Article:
The History Of The Alexandria Baby Health Clinic

October 7th, 2022 - by Brad Gillespie

The Alexandria Baby Health Clinic was the very first government-run health clinic in New South Wales, opening its doors to mothers and babies over 100 years ago.

While they’re something we now take for granted today for parenting advice and weigh-ins, at the time they were, quite literally, life saving for many babies and children.

Before the baby clinic

Think of a city with many infant deaths during the Victorian era, and you’d probably think of London. But you might be surprised to learn that in the 1880s New South Wales had a higher mortality rate.

Major causes of infant deaths in the state included infectious diseases, diarrhoea, and respiratory issues. Many of these unfortunate deaths were directly related to contaminated drinking water and poor housing conditions.

By the turn of the century, state authorities realised they needed to act. As part of this push, the Royal Hospital for Women was opened in Paddington in 1905, and the Alice Rawson School for Mothers followed in 1908 in Bourke Street, Darlinghurst.

Site of the state’s first clinic

In 1914, Frederick Flowers became the state’s new health minister. That same year, he held a conference that brought together the Alice Rawson School for Mothers, the Sydney District Nursing Association, and numerous government departments.

The conference ended with a commitment to establish baby clinics throughout the city – and the very first would be in Alexandria. The suburb was industrial and working-class, and few in the local community could afford to see a doctor.

During this time, and into the mid-20th century, most poorer women still gave birth at home with a local midwife in attendance or, at best, went to a local “lying-in house” often run by midwives in their own home, like a small private maternity hospital.

The arrival of a baby health clinic must have seemed like a miracle.

The clinic opens its doors

Seeing its first patient on 24 August 1914, the Alexandria Baby Health Clinic operated from a terrace at 22 Henderson Rd. Today it’s a privately owned home, but the terrace had previously been a branch of the Alice Rawson School for Mothers. The clinic took the property, and the adjoining terrace, on a five year lease, for 17/6d per week.

The clinic operated from 9 am until 5 pm each day, with two nurses initially employed. Government documents reveal the clinic’s first nurses were Edith Pike as head nurse, and Nurse Williams as the second nurse – her first name was not given.

One nurse worked within the clinic, attending to the needs of both mothers and babies. Babies were weighed and checked while their mums were given guidance in breastfeeding, along with general hygiene and healthcare for themselves and their child. The second nurse conducted home visits, known as “outdoor work”.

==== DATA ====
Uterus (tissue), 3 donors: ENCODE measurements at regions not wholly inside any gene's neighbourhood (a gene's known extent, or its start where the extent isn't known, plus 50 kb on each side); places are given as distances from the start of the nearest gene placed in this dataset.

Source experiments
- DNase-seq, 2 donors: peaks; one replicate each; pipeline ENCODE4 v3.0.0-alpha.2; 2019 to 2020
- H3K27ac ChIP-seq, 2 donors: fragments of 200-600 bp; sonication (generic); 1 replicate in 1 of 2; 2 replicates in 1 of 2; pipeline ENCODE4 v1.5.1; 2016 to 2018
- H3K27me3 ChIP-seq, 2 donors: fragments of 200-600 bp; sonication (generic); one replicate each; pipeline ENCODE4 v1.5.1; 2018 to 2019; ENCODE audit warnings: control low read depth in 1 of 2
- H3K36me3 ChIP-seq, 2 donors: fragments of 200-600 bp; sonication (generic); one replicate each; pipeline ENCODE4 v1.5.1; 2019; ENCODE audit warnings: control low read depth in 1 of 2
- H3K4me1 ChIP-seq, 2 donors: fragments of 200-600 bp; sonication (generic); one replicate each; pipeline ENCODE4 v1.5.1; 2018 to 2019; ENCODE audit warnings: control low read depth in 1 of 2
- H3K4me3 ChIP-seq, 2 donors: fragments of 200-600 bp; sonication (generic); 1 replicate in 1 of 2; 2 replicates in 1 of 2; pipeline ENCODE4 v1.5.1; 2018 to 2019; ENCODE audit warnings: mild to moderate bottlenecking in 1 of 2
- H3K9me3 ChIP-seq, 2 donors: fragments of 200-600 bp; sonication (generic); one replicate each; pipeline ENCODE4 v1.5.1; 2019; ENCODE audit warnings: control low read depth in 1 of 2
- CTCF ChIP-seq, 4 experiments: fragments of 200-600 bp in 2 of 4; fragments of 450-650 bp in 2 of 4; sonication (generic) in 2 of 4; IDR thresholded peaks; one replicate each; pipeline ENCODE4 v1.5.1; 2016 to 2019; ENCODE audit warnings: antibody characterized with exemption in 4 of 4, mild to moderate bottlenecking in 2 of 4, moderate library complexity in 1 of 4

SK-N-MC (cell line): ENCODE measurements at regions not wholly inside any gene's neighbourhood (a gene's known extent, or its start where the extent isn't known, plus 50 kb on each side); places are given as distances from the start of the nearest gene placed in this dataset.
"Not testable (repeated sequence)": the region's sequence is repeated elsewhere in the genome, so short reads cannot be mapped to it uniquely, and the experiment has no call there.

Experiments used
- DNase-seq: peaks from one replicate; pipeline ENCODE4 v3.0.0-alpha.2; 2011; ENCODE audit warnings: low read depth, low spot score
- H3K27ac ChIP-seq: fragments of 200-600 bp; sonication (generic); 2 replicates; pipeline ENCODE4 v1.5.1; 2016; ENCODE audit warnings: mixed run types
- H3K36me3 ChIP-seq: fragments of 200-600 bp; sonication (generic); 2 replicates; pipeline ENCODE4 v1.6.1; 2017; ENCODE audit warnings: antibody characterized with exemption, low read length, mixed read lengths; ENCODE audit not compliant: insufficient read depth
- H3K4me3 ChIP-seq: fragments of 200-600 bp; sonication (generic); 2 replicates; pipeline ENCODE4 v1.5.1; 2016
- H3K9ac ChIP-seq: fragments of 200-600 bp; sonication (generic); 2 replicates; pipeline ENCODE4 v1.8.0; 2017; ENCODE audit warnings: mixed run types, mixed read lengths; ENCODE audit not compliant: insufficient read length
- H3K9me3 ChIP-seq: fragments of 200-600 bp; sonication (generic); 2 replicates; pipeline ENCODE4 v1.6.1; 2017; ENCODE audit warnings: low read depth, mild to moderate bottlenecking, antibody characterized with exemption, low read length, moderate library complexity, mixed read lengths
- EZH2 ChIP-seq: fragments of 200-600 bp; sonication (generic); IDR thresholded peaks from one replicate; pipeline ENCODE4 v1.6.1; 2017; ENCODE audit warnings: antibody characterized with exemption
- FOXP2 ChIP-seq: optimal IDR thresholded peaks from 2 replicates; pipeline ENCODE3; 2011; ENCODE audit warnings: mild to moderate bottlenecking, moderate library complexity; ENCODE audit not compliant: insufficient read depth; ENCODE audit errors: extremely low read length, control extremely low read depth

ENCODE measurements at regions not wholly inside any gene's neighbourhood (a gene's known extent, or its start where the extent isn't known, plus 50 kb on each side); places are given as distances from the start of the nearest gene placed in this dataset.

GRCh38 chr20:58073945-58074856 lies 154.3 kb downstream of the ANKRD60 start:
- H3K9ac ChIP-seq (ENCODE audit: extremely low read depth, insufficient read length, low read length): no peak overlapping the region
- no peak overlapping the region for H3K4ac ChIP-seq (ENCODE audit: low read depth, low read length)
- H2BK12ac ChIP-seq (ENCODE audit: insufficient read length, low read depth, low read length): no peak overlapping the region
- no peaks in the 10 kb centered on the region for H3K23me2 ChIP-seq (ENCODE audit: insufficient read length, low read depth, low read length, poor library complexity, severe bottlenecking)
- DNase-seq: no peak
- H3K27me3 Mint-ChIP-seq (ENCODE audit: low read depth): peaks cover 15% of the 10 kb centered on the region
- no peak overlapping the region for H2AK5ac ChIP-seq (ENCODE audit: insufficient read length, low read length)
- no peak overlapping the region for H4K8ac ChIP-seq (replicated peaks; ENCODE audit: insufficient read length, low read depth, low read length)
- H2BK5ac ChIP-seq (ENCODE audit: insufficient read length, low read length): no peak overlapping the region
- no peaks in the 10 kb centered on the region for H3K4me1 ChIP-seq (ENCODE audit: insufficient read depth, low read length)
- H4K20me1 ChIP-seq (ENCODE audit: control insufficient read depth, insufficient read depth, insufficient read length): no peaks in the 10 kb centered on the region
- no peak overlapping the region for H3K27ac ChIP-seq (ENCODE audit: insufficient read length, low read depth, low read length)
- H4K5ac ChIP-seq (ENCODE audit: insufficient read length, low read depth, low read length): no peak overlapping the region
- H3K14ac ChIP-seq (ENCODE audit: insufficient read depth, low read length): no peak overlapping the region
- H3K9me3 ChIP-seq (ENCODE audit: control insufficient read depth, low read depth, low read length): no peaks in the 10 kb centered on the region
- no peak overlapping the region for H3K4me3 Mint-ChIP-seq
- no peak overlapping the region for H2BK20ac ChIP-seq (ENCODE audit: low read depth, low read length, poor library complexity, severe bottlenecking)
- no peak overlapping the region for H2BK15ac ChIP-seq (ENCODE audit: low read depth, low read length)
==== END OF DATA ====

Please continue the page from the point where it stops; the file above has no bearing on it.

Not just nurses

As well as nurses, doctors also worked at the clinic.

Obstetrician Dr Ludowici saw patients on Tuesday afternoons for two hours, and Dr Margaret Harper – listed as an “honorary physician”, meaning she volunteered – attended every Wednesday afternoon.

Dr Harper had graduated in medicine from the University of Sydney in 1906. Over the course of her career, she would become internationally recognised for her work in paediatrics. She was also a founding doctor for the Rachel Forster Hospital for Women and Children, which was initially established in Surry Hills before moving to Redfern.

Better outcomes for babies

After the success of the Alexandria baby clinic, similar health centres quickly opened in other suburbs, such as Newtown, Balmain, Chippendale, North Sydney and Woolloomooloo, with regional centres to follow. Across the six clinics, there were on average of 17.5 visits per day.

The clinics’ success was clear in better health outcomes for children thanks to access to clinic-based healthcare and advice about feeding and looking after infants. Alongside initiatives like the baby clinics, the state government had also put attention towards housing, better sanitation, public parks, and schemes to “grow healthy children” like the School Travelling Hospital and the School Travelling Ophthalmic Clinic.

In 1880, New South Wales sadly recorded 145 infant deaths per 1000 live births; by 1945 that number had dropped to 64.

Today, the Alexandria Early Childhood Health Centre sits on the corner of Park Road and Power Avenue, and serves the area’s parents and infants with as much care as that very first clinic.

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